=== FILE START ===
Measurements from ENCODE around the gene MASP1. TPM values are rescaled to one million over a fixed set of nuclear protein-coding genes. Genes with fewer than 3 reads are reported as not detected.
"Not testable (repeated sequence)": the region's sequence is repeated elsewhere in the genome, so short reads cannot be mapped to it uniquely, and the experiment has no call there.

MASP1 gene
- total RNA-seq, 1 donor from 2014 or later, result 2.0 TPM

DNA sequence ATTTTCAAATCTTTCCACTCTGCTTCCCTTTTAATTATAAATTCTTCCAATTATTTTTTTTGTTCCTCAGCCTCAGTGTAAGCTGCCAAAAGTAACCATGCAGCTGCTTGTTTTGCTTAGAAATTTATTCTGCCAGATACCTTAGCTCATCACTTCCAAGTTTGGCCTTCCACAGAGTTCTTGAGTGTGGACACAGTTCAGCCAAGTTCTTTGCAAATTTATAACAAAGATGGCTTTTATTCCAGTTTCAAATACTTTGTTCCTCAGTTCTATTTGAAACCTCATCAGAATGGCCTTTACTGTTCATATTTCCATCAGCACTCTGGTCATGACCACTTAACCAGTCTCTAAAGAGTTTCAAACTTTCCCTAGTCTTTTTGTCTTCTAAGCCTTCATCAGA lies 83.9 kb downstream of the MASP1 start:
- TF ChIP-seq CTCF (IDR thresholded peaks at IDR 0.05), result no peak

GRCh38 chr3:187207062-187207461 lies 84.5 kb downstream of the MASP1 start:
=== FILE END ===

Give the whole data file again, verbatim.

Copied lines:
Measurements from ENCODE around the gene MASP1. TPM values are rescaled to one million over a fixed set of nuclear protein-coding genes. Genes with fewer than 3 reads are reported as not detected.
"Not testable (repeated sequence)": the region's sequence is repeated elsewhere in the genome, so short reads cannot be mapped to it uniquely, and the experiment has no call there.

MASP1 gene
- total RNA-seq, 1 donor from 2014 or later, result 2.0 TPM

DNA sequence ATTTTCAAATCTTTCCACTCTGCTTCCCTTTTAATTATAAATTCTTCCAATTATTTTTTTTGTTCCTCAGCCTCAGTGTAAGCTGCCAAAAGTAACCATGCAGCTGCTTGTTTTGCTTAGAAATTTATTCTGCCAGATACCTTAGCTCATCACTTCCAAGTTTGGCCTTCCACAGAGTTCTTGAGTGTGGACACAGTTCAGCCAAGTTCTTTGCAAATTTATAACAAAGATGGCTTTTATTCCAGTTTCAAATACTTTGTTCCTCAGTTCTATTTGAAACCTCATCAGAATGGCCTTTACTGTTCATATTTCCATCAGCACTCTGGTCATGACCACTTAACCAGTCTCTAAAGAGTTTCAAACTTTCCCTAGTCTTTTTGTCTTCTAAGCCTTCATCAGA lies 83.9 kb downstream of the MASP1 start:
- TF ChIP-seq CTCF (IDR thresholded peaks at IDR 0.05), result no peak

GRCh38 chr3:187207062-187207461 lies 84.5 kb downstream of the MASP1 start: